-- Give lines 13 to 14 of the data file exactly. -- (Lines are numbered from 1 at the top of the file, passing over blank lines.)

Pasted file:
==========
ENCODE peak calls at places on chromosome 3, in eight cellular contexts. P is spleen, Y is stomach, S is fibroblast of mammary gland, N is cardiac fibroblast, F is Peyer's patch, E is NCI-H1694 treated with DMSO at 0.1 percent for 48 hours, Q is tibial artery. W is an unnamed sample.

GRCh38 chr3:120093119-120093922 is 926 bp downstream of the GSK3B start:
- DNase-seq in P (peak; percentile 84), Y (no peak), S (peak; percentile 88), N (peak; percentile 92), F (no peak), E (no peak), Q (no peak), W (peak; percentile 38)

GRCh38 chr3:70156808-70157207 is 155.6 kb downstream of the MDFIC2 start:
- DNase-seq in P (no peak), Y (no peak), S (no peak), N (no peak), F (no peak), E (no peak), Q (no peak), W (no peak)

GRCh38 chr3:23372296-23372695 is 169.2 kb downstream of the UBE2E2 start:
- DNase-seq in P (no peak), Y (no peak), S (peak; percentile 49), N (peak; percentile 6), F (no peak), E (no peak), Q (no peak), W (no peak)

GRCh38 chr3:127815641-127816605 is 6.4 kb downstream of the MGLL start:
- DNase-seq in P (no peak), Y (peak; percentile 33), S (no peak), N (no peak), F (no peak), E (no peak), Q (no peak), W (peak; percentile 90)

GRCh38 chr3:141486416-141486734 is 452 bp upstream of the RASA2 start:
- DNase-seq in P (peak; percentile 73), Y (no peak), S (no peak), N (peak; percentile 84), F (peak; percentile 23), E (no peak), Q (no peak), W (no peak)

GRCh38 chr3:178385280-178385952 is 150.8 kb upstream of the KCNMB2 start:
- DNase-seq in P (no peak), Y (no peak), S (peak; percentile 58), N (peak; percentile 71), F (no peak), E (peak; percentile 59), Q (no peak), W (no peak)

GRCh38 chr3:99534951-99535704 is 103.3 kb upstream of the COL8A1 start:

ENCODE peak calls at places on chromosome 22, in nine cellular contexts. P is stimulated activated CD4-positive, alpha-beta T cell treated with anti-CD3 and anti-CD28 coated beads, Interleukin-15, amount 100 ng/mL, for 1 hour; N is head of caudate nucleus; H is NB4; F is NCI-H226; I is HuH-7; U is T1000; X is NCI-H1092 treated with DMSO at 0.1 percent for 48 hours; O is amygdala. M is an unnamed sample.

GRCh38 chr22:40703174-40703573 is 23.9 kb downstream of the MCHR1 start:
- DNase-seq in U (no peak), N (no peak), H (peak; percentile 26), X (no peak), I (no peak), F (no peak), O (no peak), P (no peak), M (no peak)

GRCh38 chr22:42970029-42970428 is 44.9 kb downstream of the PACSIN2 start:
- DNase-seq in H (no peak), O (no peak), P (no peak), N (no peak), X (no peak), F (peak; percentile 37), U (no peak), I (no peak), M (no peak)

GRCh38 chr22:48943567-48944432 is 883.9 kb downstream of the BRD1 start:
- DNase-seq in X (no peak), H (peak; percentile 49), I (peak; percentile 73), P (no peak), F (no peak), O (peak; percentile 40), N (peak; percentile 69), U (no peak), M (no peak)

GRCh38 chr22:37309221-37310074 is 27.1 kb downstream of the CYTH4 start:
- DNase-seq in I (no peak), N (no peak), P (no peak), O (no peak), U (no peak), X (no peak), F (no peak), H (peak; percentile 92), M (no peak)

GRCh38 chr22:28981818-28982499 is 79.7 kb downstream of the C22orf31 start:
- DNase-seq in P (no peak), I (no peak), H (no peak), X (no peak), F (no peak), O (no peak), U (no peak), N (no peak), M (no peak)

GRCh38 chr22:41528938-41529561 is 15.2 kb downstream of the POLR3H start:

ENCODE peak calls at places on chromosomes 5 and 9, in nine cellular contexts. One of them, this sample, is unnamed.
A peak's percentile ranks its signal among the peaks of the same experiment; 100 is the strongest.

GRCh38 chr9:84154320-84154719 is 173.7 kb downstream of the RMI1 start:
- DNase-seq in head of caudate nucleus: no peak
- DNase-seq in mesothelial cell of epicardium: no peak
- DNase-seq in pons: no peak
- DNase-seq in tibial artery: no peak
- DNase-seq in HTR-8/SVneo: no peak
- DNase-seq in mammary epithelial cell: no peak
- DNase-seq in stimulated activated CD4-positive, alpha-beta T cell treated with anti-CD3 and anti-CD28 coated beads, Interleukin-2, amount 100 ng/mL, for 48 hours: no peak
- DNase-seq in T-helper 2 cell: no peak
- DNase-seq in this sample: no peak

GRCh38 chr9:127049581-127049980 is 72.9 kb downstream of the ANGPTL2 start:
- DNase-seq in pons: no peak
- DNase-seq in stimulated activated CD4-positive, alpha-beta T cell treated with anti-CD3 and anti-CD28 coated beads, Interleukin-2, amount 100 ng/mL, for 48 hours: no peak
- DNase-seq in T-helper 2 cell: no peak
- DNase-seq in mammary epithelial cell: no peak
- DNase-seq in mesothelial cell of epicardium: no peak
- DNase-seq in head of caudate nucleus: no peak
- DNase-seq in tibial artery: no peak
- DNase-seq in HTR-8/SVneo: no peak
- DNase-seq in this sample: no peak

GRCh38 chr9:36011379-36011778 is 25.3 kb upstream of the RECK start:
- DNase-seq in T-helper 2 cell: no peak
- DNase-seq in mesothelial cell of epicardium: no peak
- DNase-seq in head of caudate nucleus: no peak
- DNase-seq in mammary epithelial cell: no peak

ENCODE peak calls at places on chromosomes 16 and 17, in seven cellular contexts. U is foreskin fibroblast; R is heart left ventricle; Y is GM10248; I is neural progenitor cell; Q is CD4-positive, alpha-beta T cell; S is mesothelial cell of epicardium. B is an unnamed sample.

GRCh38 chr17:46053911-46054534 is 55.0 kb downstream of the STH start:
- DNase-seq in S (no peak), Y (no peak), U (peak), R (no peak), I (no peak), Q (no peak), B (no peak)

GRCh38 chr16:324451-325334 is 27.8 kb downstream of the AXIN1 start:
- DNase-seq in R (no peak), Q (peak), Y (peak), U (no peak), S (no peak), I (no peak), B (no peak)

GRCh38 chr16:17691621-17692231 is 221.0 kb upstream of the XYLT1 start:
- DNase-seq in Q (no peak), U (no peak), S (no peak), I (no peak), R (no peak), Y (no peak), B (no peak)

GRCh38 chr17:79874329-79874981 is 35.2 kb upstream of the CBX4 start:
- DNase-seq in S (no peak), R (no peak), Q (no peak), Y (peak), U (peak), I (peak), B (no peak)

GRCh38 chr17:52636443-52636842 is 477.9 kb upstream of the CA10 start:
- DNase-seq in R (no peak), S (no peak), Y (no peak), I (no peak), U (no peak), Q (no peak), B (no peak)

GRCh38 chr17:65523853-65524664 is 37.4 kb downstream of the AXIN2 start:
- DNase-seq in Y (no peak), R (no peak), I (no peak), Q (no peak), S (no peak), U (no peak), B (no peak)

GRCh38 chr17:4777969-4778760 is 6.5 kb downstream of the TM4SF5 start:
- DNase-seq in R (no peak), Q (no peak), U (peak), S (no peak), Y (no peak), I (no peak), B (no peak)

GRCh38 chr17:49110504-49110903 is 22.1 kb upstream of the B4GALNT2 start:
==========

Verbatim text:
- DNase-seq in P (no peak), Y (no peak), S (peak; percentile 58), N (peak; percentile 71), F (no peak), E (peak; percentile 59), Q (no peak), W (no peak)

GRCh38 chr3:99534951-99535704 is 103.3 kb upstream of the COL8A1 start: